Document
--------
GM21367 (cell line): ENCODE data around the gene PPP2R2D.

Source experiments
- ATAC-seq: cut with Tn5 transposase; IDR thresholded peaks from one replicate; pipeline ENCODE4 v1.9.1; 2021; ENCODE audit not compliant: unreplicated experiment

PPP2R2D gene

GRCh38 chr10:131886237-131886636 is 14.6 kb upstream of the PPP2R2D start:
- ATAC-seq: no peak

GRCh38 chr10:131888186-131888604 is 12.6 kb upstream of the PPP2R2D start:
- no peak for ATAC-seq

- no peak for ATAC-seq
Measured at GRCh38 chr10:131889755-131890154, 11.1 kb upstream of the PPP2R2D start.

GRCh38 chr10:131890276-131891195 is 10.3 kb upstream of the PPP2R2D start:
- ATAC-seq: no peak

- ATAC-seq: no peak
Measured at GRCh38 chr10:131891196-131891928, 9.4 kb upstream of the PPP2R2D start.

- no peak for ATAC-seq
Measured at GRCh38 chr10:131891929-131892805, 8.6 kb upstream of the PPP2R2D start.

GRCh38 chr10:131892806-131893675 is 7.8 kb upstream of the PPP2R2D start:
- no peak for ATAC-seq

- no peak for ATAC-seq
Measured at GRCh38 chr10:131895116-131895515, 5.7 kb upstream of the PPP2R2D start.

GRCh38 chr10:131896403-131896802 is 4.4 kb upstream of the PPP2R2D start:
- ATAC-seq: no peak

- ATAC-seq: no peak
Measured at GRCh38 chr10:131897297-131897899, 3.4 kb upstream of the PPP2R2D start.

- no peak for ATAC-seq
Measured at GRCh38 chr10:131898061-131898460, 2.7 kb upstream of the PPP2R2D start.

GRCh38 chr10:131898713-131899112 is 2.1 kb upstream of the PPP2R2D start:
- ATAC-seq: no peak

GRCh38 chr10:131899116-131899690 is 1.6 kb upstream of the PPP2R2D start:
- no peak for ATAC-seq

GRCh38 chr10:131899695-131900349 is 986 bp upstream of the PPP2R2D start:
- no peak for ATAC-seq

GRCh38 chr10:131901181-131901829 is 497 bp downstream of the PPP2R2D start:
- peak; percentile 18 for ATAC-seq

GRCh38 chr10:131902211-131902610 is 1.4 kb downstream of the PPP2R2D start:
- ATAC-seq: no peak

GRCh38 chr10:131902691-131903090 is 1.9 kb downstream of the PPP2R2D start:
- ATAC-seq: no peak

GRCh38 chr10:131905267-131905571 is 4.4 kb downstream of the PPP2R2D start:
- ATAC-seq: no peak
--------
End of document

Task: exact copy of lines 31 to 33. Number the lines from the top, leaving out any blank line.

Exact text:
GRCh38 chr10:131899695-131900349 is 986 bp upstream of the PPP2R2D start:
- no peak for ATAC-seq

GRCh38 chr10:131901181-131901829 is 497 bp downstream of the PPP2R2D start: